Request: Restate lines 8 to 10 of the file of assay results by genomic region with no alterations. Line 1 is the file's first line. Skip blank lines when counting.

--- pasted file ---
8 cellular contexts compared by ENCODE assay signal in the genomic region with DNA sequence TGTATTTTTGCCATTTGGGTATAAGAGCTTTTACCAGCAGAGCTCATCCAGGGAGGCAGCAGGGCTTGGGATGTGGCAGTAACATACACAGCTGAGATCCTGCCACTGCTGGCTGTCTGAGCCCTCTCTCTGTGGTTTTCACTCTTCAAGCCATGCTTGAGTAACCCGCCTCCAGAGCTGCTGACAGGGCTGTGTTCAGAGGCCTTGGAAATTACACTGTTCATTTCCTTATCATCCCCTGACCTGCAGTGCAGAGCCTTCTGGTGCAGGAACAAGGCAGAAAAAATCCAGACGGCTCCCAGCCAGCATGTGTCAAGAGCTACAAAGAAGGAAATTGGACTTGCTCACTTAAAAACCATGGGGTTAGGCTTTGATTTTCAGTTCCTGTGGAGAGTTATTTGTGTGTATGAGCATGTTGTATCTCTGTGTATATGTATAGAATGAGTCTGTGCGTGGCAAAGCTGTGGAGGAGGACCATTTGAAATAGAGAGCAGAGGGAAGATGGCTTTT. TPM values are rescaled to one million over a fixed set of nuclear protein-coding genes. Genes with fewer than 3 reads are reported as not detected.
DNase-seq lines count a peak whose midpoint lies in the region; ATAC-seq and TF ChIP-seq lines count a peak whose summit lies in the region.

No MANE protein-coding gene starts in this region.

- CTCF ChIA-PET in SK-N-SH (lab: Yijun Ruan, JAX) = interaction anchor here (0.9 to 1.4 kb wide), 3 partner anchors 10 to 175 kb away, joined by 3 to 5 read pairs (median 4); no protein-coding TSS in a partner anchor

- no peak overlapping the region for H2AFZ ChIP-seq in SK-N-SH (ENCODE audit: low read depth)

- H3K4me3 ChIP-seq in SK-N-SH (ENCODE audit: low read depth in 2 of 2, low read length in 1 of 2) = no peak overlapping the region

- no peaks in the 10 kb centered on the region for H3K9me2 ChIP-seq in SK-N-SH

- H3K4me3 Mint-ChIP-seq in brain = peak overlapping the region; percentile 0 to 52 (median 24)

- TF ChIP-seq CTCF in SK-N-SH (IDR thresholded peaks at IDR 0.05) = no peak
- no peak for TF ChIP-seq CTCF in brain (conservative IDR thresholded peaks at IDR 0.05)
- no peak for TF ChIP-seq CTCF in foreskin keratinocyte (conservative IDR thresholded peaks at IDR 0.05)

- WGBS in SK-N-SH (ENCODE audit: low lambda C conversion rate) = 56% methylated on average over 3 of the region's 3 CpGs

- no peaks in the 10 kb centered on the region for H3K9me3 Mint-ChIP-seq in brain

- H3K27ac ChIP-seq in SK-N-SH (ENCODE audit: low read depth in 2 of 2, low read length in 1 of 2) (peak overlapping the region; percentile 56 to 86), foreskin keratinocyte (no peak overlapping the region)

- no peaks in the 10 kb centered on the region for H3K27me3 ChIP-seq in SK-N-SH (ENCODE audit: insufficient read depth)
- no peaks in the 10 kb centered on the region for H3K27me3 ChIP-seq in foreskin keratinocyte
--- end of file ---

- H3K4me3 Mint-ChIP-seq in brain = peak overlapping the region; percentile 0 to 52 (median 24)

- TF ChIP-seq CTCF in SK-N-SH (IDR thresholded peaks at IDR 0.05) = no peak
- no peak for TF ChIP-seq CTCF in brain (conservative IDR thresholded peaks at IDR 0.05)